Zukiswa Wanner believes in changing how African literature is seen and embraced in Africa. She writes not for the European or American masses, but for her fellow Africans. Seeing how the African publishing houses often prioritize foreign markets over their own, she decided to start her own publishing company, as part of her drive to change the self-oppression that has been imposed on African literature.
Zukiswa also discusses the importance of bringing literature to children, providing them with the opportunity to learn and thrive in the world. She also remarks on how accomplished Black African women are often seen as aggressive when they pursue their careers and are good at what they do. Zukiswa highlights the importance of women not second-guessing themselves and becoming part of this narrative.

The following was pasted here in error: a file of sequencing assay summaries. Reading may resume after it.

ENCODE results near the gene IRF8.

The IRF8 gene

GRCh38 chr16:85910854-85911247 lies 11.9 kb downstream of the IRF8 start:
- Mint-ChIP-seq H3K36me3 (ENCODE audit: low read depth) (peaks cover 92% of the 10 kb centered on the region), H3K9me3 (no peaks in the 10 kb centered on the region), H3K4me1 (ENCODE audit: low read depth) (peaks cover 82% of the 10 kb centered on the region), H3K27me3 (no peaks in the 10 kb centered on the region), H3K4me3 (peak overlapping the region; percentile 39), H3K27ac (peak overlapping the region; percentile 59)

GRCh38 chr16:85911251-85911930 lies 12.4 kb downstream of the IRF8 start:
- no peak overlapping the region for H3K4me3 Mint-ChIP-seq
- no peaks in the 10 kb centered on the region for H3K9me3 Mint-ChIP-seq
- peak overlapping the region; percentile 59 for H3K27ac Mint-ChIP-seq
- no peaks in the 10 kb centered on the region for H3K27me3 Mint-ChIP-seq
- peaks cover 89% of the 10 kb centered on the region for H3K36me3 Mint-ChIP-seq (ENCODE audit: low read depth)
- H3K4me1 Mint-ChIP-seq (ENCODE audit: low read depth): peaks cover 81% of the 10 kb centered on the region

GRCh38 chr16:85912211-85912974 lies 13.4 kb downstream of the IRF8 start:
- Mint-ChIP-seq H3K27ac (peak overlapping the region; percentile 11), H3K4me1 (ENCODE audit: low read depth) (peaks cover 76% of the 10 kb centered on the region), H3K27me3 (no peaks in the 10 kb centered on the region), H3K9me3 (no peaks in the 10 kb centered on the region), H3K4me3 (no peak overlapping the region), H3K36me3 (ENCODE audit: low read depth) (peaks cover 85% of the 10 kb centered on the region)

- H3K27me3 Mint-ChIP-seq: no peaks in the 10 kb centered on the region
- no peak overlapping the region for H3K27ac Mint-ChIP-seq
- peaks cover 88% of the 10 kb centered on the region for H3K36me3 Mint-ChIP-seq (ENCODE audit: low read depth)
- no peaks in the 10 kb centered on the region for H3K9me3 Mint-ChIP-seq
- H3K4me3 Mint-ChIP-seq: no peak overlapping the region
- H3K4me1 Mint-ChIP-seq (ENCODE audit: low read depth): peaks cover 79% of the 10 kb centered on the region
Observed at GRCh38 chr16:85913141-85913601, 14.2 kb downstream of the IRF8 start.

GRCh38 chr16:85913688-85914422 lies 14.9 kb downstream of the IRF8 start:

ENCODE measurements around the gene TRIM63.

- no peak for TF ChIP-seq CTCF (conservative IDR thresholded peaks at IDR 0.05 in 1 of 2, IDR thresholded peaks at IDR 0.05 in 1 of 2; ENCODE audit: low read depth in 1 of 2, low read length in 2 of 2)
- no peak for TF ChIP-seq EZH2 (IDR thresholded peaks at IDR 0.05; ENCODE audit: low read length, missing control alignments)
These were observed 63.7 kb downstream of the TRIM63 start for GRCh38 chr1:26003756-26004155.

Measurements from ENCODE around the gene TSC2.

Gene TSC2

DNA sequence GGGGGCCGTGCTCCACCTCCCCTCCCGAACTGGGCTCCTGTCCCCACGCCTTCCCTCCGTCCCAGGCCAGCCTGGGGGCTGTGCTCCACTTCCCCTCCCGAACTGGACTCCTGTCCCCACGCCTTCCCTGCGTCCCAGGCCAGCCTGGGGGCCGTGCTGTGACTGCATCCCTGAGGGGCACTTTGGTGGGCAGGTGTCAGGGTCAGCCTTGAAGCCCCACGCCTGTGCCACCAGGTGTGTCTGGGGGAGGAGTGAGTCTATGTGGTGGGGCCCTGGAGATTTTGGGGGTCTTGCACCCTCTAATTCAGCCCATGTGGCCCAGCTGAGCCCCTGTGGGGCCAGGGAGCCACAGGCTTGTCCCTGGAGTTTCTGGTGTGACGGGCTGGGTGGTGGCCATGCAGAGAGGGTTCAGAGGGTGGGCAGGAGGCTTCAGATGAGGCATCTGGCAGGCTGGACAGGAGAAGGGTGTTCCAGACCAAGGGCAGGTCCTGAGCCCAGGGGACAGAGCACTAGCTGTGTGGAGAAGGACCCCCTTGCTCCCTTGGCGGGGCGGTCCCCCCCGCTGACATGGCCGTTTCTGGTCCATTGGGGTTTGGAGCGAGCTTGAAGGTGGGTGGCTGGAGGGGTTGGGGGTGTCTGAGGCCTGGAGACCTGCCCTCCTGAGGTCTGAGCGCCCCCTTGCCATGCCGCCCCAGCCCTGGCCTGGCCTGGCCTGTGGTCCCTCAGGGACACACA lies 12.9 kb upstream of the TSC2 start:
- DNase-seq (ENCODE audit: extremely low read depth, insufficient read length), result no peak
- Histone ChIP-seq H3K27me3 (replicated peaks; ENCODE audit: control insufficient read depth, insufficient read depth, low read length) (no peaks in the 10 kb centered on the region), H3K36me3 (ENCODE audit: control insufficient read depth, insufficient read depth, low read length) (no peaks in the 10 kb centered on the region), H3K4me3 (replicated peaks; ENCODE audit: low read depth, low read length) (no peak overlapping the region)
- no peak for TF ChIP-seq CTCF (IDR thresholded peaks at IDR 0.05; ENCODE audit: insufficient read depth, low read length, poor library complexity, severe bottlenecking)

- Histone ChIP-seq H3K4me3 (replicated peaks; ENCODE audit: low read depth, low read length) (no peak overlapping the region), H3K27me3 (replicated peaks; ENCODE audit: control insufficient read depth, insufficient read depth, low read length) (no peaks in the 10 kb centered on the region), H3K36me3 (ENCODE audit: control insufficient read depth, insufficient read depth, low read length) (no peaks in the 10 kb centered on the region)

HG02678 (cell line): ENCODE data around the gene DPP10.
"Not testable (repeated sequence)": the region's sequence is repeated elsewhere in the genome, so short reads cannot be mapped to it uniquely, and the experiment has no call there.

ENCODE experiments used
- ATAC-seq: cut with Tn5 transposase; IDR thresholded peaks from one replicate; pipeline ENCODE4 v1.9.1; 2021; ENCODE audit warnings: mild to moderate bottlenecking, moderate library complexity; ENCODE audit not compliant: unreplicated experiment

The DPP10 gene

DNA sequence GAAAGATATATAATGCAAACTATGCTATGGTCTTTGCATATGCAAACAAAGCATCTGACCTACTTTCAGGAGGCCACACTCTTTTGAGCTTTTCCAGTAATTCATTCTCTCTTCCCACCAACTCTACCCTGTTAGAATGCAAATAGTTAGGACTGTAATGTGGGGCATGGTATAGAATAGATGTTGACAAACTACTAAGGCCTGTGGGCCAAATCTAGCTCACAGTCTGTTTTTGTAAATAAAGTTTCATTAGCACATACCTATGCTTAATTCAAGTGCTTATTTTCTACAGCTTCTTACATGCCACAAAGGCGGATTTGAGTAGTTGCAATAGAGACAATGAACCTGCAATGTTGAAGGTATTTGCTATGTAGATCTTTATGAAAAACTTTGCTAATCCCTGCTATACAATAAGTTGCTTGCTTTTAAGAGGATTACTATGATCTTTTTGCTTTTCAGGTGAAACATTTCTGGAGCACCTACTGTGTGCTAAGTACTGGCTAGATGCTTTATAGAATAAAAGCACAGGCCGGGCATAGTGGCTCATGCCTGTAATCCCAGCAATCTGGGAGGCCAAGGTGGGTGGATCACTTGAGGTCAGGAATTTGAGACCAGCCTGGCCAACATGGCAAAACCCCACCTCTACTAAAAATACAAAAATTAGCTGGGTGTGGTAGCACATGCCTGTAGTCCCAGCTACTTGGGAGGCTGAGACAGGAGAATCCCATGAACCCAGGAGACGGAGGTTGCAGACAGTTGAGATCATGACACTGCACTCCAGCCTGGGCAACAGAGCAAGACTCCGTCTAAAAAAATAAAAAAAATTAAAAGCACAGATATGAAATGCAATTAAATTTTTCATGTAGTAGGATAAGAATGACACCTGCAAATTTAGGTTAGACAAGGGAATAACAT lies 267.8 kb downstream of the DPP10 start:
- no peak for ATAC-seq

ABOUT Zukiswa Wanner
Zukiswa Wanner is a Zimbabwan and South African author, co-author of Nelson Mandela’s autobiography, a humanitarian, and a recipient of the Commonwealth’s Writer Prize. She has also started her own publishing house, with the goal of distributing African books in the continent, including both adult and children books.
Highlights of the episode: